Sense & Sensibility Off Grid


“Sanditon” is robust, unsparing, and alert to all the latest fashions in human foolishness. Illustration by Rutu Modan

It has been nearly two decades since we adopted and adapted the two words, made meaningful as a study in contrasts and complementary values by a favored novelist, to remind us of what we are out to accomplish.

In recent weeks at Chan Chich Lodge the senses have been stimulated by wildlife sightings. Meditation on and in nature seems to fix, if momentarily, everything.

Apart from those meditations our guests find time to relax in a hammock, reading. Whether on paper (we prefer its off grid feel), or even on modern devices (on which there are some clear advantages) reading is a perfect complement to the day’s action. The quiet contemplation is a perfect counterpart to the nature excursions, so we are pleased to see Jane Austen has more to say than any of us knew:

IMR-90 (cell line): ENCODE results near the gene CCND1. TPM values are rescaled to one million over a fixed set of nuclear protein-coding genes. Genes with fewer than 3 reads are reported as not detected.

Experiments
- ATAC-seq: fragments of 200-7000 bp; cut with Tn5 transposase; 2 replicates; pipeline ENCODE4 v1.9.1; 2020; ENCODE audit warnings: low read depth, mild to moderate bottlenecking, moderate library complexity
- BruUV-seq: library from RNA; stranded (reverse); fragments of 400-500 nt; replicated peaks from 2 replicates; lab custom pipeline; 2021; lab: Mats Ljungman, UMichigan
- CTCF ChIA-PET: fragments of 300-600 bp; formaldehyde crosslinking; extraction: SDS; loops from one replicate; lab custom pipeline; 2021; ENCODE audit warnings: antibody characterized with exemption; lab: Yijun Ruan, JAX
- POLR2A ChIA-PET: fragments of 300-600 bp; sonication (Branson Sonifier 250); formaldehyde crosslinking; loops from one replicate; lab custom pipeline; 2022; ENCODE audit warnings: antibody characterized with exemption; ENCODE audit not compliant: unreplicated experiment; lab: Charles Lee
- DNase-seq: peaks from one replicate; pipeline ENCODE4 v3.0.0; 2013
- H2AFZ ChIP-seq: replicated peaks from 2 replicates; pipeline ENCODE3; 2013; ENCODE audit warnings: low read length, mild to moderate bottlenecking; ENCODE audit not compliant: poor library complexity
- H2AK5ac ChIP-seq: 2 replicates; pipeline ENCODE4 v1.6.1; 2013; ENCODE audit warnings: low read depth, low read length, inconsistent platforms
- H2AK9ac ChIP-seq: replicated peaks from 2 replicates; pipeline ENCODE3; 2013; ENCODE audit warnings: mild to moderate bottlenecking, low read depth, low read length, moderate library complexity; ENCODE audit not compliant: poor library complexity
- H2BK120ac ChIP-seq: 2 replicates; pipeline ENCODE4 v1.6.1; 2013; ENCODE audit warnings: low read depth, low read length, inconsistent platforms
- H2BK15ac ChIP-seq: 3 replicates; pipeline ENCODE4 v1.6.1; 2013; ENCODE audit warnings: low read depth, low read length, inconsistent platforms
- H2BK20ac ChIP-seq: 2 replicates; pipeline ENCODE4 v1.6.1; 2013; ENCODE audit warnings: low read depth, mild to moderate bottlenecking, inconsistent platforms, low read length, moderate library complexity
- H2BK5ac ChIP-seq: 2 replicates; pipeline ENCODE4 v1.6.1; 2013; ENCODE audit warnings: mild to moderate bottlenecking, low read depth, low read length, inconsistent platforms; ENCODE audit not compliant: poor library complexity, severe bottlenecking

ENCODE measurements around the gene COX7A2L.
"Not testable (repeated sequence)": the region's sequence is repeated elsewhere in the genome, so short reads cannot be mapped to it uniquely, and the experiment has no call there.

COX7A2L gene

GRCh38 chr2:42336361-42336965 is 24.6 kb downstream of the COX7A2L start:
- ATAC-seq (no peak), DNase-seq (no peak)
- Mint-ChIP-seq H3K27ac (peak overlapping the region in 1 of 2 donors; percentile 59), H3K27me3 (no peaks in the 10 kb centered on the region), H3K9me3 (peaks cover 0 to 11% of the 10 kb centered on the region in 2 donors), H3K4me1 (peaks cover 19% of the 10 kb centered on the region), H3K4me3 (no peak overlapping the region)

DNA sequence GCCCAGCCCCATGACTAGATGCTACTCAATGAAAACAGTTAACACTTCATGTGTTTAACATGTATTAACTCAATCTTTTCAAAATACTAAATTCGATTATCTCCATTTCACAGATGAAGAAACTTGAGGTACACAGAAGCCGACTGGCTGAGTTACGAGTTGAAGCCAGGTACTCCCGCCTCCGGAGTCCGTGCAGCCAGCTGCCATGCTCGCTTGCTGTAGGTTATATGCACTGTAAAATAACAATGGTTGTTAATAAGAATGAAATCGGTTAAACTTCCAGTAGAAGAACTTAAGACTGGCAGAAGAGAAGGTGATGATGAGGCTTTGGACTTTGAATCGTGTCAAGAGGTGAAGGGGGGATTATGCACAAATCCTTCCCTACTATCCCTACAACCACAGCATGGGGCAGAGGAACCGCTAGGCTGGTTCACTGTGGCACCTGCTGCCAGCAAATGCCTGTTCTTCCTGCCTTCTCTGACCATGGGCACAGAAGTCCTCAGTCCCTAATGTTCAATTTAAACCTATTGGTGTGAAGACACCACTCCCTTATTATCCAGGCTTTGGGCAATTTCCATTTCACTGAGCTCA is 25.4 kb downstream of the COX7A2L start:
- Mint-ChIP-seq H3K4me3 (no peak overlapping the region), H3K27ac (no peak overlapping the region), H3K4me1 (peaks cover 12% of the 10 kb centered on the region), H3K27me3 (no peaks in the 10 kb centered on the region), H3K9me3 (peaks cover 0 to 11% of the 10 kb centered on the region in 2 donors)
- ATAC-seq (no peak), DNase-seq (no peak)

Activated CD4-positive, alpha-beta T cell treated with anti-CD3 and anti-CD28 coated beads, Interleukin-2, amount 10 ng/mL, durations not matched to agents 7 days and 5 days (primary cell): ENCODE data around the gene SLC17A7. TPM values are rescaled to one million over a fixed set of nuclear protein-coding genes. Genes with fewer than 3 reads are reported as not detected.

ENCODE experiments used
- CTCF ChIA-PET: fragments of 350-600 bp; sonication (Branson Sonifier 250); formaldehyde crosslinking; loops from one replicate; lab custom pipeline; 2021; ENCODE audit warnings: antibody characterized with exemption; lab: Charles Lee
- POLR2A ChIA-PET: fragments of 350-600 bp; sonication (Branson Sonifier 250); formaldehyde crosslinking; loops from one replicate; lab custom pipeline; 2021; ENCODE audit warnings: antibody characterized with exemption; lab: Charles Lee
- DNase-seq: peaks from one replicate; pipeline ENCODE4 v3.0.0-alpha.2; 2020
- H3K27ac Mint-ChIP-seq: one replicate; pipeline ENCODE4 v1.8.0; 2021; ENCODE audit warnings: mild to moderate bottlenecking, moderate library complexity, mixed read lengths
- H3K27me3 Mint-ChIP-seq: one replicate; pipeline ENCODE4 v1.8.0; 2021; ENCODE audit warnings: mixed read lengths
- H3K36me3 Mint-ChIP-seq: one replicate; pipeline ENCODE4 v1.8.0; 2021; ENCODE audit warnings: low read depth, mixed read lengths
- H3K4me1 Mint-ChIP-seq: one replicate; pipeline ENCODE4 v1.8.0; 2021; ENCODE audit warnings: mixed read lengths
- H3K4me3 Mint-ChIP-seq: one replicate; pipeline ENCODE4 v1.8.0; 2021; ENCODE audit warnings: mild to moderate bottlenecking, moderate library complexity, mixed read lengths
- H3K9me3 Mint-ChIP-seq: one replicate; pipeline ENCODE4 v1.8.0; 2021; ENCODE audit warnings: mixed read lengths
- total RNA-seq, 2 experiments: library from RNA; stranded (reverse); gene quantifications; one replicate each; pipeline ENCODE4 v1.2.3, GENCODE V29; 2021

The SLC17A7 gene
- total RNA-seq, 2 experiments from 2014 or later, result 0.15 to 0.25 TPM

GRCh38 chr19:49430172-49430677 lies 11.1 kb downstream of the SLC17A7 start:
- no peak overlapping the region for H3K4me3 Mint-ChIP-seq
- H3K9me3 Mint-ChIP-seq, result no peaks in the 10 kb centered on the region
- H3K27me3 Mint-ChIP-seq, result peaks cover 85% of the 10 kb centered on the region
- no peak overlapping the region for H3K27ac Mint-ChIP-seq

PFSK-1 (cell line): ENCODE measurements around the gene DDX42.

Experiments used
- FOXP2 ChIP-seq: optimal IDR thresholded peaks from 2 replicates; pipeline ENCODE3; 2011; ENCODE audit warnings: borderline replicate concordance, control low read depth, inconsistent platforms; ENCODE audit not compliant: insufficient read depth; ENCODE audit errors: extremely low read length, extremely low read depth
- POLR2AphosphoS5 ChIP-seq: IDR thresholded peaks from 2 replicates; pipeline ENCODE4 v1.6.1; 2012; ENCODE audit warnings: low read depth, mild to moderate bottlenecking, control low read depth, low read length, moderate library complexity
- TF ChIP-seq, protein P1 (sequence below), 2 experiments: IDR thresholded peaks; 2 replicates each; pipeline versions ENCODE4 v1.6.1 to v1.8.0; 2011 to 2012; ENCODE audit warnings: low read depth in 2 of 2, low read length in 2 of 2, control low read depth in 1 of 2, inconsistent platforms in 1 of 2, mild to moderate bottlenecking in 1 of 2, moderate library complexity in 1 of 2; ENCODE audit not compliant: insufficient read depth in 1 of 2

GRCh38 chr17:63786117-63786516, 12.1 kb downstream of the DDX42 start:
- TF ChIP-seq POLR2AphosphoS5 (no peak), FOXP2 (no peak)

On March 18, 1817, Jane Austen stopped writing a book. We know the date because she wrote it at the end of the manuscript, in her slanting hand. She had done the same at the beginning of the manuscript, on January 27th of that year. In the seven weeks in between, she had completed eleven chapters and slightly more than nine pages of a twelfth—some twenty-three thousand five hundred words. The final sentence in the manuscript runs as follows: Continue reading